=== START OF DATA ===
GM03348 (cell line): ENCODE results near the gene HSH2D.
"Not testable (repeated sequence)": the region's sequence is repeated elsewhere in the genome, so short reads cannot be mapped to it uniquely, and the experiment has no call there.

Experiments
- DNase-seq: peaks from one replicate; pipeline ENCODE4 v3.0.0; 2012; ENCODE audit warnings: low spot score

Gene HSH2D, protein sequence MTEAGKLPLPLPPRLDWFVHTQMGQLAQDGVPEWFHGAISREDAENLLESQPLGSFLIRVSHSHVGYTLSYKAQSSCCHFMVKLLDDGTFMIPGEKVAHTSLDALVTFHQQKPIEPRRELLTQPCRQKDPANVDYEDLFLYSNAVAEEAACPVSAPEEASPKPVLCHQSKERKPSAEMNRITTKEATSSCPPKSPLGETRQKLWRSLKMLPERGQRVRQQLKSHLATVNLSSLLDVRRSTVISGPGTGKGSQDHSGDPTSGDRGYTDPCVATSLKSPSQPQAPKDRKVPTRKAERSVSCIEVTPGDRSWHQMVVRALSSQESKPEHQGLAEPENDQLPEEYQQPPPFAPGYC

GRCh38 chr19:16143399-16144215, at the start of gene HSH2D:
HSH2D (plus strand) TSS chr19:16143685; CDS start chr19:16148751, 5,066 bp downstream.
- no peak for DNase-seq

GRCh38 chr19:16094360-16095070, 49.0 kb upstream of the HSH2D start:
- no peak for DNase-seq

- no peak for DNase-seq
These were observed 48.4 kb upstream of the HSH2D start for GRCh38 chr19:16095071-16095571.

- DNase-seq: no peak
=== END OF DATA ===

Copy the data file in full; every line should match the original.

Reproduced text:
GM03348 (cell line): ENCODE results near the gene HSH2D.
"Not testable (repeated sequence)": the region's sequence is repeated elsewhere in the genome, so short reads cannot be mapped to it uniquely, and the experiment has no call there.

Experiments
- DNase-seq: peaks from one replicate; pipeline ENCODE4 v3.0.0; 2012; ENCODE audit warnings: low spot score

Gene HSH2D, protein sequence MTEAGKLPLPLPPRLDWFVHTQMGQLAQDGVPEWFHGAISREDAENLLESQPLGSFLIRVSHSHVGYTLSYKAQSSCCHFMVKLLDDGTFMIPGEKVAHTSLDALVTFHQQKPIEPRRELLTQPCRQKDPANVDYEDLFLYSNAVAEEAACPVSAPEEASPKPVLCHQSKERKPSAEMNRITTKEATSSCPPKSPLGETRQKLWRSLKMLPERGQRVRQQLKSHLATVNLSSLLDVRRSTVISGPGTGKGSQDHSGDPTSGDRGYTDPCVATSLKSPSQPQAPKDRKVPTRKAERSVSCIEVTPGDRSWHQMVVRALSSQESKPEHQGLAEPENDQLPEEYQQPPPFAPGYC

GRCh38 chr19:16143399-16144215, at the start of gene HSH2D:
HSH2D (plus strand) TSS chr19:16143685; CDS start chr19:16148751, 5,066 bp downstream.
- no peak for DNase-seq

GRCh38 chr19:16094360-16095070, 49.0 kb upstream of the HSH2D start:
- no peak for DNase-seq

- no peak for DNase-seq
These were observed 48.4 kb upstream of the HSH2D start for GRCh38 chr19:16095071-16095571.

- DNase-seq: no peak